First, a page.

Red Wings could use slogan ‘Baddest Bowl’

Louis Aguilar
The Detroit News

The phrase “Hockeytown” may get some competition. Owners of the Detroit Red Wings have applied to trademark the phrases “The Baddest Bowl” and “The Baddest Bowl in Hockey.”

The phrases most likely would be used as slogans, just as “Hockeytown” is used now, and not the name of the new arena. The naming rights of the new arena is a very lucrative separate deal.

“The Bowl” is the $627 million future home ice of the Wings that’s being built now along Woodward Avenue just north of downtown. The venue is expected to open in fall 2017. The Wings owner often touts the bowl-like structure of the massive venue as among its many innovative features. Center ice will be 40 feet below street level.

Olympia Entertainment filed to trademark the phrases “The Baddest Bowl” and “The Baddest Bowl in History” in October 2014 with the U.S. Patent and Trademark Office. How the phrases may be used is broad, as most trademark applications are. Olympia Entertainment is part of the billionaire-dollar empire owned by Mike Ilitch, owner of the Red Wings.

The trademark applications state the phrases can be used for “entertainment in the nature of professional hockey games,” and about a dozen other types of events that could take place in the new venue.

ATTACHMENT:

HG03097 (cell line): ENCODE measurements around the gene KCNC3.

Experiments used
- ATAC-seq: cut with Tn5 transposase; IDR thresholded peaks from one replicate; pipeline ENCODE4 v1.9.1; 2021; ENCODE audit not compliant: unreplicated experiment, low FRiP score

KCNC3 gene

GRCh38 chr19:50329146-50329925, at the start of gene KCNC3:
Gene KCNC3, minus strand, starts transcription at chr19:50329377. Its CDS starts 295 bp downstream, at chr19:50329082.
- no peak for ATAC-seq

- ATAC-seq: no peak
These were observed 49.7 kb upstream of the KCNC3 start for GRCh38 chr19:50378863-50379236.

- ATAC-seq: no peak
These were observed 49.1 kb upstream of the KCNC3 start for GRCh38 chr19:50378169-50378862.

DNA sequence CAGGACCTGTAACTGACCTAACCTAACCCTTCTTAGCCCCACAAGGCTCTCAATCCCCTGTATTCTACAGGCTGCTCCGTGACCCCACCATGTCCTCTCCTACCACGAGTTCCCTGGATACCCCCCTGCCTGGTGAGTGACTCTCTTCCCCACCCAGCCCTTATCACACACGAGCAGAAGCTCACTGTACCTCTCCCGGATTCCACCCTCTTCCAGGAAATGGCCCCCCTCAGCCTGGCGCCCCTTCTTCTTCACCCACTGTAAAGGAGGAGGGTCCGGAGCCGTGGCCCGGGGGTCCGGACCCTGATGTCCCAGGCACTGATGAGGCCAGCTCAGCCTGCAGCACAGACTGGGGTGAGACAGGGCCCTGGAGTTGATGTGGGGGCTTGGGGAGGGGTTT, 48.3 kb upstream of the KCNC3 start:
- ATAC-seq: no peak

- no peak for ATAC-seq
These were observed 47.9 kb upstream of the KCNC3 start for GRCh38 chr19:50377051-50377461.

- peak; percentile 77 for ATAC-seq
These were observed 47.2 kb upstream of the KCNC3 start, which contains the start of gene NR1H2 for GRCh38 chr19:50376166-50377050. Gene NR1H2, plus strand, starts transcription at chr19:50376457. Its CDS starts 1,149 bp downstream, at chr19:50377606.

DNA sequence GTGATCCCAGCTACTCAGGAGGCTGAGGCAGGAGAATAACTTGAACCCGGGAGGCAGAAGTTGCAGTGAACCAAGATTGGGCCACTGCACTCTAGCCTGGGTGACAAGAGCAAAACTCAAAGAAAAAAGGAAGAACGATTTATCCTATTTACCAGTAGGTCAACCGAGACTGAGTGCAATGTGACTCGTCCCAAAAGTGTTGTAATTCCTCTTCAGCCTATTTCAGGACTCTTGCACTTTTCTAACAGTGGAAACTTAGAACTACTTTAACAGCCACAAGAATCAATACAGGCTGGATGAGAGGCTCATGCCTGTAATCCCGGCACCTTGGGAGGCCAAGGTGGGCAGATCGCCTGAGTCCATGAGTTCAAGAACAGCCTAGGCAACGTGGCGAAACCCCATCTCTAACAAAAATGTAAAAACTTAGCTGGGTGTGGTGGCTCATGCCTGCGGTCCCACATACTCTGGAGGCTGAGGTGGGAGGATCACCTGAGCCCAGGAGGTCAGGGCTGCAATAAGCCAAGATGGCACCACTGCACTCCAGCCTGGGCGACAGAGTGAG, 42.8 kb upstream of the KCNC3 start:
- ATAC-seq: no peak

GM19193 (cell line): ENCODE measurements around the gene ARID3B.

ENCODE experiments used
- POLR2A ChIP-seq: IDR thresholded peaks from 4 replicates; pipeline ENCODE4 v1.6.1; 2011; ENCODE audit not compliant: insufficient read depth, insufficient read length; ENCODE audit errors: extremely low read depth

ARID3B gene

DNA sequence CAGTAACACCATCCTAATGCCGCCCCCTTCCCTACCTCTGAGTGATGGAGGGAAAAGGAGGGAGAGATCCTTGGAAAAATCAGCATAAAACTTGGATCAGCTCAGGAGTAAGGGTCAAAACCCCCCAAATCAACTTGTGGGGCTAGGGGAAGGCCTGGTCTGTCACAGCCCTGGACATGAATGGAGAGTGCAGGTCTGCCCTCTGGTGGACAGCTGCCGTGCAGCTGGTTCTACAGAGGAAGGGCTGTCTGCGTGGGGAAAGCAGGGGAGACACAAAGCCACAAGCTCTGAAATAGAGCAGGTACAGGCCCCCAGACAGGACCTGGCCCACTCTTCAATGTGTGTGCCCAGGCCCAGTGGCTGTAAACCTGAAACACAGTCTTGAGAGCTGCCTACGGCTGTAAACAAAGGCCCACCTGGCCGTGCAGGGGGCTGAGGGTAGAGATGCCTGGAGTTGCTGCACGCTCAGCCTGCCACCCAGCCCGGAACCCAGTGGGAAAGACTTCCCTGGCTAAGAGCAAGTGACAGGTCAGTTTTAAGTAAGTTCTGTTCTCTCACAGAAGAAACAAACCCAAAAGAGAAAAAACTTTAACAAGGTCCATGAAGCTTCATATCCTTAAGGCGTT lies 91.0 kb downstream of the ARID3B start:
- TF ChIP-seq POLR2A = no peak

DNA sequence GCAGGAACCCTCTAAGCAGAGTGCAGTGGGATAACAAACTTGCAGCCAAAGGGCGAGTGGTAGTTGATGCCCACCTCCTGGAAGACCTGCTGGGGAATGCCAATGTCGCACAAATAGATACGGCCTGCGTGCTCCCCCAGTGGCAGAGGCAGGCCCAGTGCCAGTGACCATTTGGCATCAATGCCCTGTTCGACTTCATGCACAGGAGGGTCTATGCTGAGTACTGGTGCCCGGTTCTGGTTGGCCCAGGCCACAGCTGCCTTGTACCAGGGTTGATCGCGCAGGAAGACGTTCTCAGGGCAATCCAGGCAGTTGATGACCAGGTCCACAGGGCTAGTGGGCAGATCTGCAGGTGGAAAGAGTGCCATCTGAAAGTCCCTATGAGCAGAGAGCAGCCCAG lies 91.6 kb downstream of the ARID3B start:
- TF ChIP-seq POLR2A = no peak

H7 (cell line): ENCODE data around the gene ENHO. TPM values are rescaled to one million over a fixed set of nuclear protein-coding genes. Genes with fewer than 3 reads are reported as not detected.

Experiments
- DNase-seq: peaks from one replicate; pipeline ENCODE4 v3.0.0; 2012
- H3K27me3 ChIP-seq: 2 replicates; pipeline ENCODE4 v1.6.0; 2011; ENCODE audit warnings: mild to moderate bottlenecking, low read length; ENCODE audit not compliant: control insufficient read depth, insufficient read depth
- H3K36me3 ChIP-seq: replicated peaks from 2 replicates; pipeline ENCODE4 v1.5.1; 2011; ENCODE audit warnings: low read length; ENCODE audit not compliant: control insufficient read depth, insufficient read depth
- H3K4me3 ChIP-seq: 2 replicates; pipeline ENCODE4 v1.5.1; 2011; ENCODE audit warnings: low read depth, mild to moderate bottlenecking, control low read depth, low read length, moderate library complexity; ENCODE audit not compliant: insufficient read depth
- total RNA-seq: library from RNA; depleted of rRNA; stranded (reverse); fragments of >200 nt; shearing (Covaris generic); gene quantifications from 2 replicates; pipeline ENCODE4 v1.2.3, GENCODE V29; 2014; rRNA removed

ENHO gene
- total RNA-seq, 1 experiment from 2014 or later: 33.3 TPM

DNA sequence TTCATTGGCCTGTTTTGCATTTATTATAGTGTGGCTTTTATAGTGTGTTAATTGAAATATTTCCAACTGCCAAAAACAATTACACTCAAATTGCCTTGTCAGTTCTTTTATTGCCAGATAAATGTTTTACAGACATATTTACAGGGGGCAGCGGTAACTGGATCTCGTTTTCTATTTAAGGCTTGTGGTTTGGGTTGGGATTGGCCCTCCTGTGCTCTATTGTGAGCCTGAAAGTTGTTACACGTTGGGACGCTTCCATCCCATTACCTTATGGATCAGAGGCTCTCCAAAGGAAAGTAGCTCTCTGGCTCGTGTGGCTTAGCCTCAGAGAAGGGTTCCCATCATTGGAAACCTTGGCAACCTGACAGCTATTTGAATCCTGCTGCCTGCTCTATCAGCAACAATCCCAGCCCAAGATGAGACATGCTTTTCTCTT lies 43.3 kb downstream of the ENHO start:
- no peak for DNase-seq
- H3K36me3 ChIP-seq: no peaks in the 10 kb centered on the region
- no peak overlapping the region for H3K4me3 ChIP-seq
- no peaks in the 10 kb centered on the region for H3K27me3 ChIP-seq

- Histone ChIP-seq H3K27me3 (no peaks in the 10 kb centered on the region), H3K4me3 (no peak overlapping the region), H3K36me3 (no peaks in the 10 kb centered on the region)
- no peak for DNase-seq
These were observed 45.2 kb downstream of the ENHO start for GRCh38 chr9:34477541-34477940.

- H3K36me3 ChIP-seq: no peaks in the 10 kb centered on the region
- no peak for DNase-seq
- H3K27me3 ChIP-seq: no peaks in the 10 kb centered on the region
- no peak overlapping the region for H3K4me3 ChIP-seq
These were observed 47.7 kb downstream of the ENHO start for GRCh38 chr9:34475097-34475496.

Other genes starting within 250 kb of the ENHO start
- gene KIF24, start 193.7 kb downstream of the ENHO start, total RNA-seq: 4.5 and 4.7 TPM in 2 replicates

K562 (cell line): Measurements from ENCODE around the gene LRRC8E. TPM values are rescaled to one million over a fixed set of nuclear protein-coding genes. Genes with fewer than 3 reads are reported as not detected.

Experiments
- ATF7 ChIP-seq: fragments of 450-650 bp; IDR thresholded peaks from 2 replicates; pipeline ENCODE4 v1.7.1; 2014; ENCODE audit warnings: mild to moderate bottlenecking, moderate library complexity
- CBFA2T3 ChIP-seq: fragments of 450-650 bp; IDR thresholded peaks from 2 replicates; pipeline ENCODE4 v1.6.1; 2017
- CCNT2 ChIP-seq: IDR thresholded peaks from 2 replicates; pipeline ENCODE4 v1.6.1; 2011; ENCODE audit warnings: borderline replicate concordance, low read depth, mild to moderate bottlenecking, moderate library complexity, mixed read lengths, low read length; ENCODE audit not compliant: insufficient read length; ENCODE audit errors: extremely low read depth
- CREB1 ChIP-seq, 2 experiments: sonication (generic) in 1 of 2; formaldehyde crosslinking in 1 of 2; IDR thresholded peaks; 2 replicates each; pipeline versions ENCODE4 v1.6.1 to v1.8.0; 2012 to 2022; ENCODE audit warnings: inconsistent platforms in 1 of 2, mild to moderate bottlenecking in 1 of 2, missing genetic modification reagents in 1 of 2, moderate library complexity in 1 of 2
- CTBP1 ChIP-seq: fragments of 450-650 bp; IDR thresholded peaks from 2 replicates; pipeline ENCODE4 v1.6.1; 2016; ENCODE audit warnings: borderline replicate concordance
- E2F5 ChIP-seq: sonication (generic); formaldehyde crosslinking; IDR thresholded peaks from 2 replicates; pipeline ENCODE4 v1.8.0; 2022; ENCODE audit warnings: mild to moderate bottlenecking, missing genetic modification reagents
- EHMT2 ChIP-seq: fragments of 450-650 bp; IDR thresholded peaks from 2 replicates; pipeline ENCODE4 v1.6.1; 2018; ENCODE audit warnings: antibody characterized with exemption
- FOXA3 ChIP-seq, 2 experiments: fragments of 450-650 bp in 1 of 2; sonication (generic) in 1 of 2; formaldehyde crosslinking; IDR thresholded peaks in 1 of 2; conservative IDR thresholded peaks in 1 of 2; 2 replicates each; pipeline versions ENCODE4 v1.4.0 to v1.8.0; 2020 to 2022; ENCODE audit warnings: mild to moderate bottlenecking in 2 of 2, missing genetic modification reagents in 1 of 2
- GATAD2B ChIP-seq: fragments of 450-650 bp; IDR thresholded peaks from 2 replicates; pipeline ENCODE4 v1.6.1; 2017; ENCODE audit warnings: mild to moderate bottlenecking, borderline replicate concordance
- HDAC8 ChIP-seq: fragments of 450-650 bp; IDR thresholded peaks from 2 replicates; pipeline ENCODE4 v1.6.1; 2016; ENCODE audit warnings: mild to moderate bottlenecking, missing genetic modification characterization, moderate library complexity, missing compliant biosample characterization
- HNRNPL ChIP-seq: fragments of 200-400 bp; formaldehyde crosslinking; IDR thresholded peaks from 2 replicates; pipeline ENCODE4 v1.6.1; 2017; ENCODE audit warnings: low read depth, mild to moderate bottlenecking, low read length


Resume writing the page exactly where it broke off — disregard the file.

On Tuesday, officials confirmed the corporate name of the venue will be revealed in two months or less, indicating a company has won the multimillion dollar contest to put its name on the new arena.

Scoring the naming rights of a professional sports venue is one of the most sought-after goals in corporate America. The price tag for such a deal can range from $400 million for 20 years — in the case of the Barclays Center in New York City — to $66 million for 30 years, the price tag for Comerica Park in Detroit.

The Red Wings have recently shown a commitment to spotlighting local and state companies in a variety of sponsorships.

Last year, General Motor’s Chevrolet became the official vehicle of the Red Wings and the Fox Theatre in Detroit. The deal ended five years of corporate sponsorship of the Red Wings by Ram Truck that included Red Wings limited-edition pickups, a Ram-branded mural of goalie Jimmy Howard, on-ice sponsorship and other major branding inside Joe Louis Arena.

The deal expanded a longstanding relationship between Chevrolet and Olympia Entertainment. Chevrolet has long held the rights to showcasing its vehicles at Comerica Park, home of the Detroit Tigers, which also are owned by Ilitch. Chevy’s sponsorship includes putting two vehicles atop the fountain at Comerica.

Also last year, Meijer and Saint Joseph Mercy Health System were named as the first major sponsors of the Red Wings’ future home.

The two Michigan entities have signed on to “the highest level of commitment” for multiple years at the new venue, Olympia Entertainment said at the time of the announcement. Financial terms of the deals were not disclosed.

laguilar@detroitnews.com

Twitter: LouisAguilar_DN